Performance of Biodiesel in Low Heat Rejection Diesel Engine with Catalytic Converter
N. Janardhan1, P.Ushasri2, M.V.S. Murali Krishna3, P.V.K.Murthy4
1N. Janardhan, Department of Mechanical Engineering, Chaitanya Bharathi Institute of  Technology, Hyderabad, (Andhra Pradesh), India.
2P.Ushasri, College of Engineering, Osmania University, Hyderabad, (Andhra Pradesh), India.
3M. V. S. Murali Krishna, Department of Mechanical Engineering, Institute of  Technology, Hyderabad,(Andhra Pradesh), India.
4P. V. K. Murthy, Department of  Mechanical Engineering, Vivekananda Institute of Science and Information Technology, Hyderabad,(Andhra Pradesh), India.
Manuscript received on November 24, 2012. | Revised Manuscript received on December 10, 2012. | Manuscript published on December 30, 2012. | PP: 97-109 | Volume-2, Issue-2, December 2012.  | Retrieval Number: B0852112212 /2012©BEIESP

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Abstract: Investigations were carried out to evaluate the performance of a low heat rejection (LHR) diesel engine consisting of air gap insulated piston with 3-mm air gap, with superni (an alloy of nickel) crown and air gap insulated liner with superni insert with different operating conditions of jatropha oil based bio-diesel with varied injection timing and injection pressure. Performance parameters were determined at various values of brake mean effective pressure (BMEP) of the engine. The effect of void ratio, temperature of catalyst, space velocity on the reduction of oxides of nitrogen (NOx) in the exhaust of the engines was studied. Exhaust emissions of smoke and oxides of nitrogen (NOx) were determined at various values of BMEP. The emission levels of NOx in LHR engine were controlled by means of the selective catalytic reduction technique using lanthanum ion exchanged zeolite (catalyst-A) and urea infused lanthanum ion exchanged zeolite (catalyst-B) with different versions of the engine at peak load operation of the engine. Conventional engine (CE) showed deteriorated performance, while LHR engine showed improved performance with bio-diesel at recommended injection timing of 27o bTDC (before top dead centre) and pressure of 190 bar. The performance of both version of the engine improved with advanced injection timing and higher injection pressure when compared with CE with pure diesel operation. Peak brake thermal efficiency increased by 10%, smoke levels decreased by 15% and NOx levels increased by 41% with vegetable oil operation on LHR engine at its optimum injection timing, when compared with pure diesel operation on CE at 27o bTDC and 190 bar. NOx emissions reduced by 40-50% by this technique with catalyst-A and catalyst-B.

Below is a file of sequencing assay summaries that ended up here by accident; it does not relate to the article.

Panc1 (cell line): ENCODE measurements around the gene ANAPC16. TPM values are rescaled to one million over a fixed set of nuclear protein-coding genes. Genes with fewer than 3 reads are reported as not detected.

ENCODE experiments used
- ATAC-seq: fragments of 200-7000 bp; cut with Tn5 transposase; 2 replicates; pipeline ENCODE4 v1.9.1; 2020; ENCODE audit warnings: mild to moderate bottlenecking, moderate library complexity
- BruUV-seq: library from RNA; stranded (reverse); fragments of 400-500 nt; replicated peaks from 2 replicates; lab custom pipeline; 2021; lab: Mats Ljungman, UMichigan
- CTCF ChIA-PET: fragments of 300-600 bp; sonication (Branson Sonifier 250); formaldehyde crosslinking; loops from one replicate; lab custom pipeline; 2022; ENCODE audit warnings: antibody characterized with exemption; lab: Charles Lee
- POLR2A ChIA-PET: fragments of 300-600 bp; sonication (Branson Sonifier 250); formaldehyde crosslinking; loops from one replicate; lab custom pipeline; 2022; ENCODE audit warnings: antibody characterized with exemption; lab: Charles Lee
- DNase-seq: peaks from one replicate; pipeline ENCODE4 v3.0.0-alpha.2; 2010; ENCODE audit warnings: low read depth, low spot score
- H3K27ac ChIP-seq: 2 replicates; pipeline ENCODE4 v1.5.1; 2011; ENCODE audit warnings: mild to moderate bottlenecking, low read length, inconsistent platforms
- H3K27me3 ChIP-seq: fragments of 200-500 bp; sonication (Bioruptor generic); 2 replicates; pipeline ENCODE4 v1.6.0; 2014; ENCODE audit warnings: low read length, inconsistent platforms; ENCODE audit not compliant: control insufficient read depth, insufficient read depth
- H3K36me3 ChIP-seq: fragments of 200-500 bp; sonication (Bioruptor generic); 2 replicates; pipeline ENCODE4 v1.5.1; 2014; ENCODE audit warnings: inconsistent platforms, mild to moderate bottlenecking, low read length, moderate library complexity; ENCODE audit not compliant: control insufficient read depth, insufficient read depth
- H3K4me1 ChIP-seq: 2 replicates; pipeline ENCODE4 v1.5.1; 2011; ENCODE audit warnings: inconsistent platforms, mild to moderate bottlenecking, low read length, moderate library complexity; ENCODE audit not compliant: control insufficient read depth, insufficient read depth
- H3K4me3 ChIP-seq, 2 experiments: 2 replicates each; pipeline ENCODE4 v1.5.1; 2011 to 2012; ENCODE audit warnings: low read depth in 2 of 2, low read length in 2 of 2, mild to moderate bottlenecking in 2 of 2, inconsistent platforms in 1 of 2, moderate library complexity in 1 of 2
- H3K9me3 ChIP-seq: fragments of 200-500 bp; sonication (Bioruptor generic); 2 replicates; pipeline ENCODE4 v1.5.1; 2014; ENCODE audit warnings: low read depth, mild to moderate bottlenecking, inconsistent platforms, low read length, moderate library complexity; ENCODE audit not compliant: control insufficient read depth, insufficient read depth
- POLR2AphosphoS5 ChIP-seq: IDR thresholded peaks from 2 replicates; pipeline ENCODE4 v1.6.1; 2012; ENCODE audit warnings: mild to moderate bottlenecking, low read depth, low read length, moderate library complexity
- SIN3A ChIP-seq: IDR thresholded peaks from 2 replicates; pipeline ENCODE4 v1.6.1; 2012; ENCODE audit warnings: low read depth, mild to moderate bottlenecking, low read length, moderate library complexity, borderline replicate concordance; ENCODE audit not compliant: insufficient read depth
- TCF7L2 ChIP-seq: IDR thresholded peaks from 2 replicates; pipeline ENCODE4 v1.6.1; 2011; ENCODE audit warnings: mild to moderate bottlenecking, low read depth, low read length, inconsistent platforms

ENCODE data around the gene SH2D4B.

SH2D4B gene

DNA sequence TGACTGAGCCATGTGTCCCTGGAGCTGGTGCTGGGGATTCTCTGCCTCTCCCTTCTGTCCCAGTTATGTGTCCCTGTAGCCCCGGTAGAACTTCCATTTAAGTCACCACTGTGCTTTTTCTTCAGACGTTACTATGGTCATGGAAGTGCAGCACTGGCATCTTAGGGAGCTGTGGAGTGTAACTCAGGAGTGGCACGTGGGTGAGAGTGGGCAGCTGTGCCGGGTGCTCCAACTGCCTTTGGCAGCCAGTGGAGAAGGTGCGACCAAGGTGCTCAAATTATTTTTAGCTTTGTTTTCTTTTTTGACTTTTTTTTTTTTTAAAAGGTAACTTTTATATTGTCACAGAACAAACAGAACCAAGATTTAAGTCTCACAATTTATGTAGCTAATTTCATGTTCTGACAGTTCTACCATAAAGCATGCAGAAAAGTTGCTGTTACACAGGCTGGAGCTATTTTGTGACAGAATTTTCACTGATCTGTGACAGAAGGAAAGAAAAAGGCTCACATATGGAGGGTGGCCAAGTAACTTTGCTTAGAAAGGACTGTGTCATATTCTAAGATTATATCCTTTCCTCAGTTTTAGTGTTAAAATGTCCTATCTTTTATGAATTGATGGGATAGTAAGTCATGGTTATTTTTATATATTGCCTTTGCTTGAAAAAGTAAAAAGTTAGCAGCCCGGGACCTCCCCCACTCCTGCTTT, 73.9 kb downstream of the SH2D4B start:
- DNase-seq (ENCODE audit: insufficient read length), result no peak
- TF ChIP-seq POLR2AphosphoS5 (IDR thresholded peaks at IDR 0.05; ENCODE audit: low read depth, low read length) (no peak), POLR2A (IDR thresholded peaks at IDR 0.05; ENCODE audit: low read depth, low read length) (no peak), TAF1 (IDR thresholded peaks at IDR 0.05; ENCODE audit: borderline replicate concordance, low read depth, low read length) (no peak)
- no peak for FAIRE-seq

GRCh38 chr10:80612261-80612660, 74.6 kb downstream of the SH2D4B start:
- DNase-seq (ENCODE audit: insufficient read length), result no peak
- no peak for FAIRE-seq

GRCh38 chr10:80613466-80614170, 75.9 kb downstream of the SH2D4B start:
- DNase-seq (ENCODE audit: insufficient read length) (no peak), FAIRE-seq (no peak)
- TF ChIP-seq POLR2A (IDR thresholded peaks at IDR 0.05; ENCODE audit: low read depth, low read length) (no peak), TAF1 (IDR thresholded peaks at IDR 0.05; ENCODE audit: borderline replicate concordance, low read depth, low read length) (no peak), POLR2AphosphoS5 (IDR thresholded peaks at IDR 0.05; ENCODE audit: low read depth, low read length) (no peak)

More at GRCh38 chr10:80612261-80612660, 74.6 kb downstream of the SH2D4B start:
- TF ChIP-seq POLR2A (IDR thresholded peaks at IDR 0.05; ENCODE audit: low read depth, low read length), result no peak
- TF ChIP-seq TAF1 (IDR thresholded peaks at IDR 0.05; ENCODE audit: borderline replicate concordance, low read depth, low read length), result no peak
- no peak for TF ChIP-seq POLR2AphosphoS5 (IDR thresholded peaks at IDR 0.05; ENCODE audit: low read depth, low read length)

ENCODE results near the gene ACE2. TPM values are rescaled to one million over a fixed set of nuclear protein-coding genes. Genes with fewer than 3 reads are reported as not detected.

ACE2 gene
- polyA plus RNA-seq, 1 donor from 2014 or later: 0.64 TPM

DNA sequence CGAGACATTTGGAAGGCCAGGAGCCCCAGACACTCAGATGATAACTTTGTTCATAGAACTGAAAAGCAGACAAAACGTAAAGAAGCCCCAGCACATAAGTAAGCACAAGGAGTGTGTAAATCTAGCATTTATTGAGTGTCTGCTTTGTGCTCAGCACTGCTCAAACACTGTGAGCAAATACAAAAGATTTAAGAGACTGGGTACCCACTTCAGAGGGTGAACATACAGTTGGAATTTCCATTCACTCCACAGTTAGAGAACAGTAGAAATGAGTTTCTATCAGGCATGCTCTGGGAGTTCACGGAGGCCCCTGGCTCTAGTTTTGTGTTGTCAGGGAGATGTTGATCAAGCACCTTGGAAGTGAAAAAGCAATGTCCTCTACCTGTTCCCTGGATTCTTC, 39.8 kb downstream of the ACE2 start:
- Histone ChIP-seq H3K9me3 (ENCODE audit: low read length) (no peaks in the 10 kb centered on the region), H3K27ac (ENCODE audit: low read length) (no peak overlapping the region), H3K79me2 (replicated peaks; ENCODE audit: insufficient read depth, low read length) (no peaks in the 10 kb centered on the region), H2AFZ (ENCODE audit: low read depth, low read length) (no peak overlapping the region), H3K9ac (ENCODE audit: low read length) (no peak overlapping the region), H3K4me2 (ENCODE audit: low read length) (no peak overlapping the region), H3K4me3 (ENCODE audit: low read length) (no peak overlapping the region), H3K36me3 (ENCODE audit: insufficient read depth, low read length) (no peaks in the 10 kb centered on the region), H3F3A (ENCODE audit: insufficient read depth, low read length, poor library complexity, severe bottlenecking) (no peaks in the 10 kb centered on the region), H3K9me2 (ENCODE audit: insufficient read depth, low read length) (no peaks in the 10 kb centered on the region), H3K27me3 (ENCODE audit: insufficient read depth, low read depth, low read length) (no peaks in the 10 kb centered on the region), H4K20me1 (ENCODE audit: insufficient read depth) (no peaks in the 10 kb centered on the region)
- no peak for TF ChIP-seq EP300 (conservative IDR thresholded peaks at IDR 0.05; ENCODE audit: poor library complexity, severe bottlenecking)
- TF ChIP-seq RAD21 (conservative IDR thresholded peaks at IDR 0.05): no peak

Keywords: Alternate fuels, Brake thermal efficiency, Catalytic reduction, Exhaust gas temperature.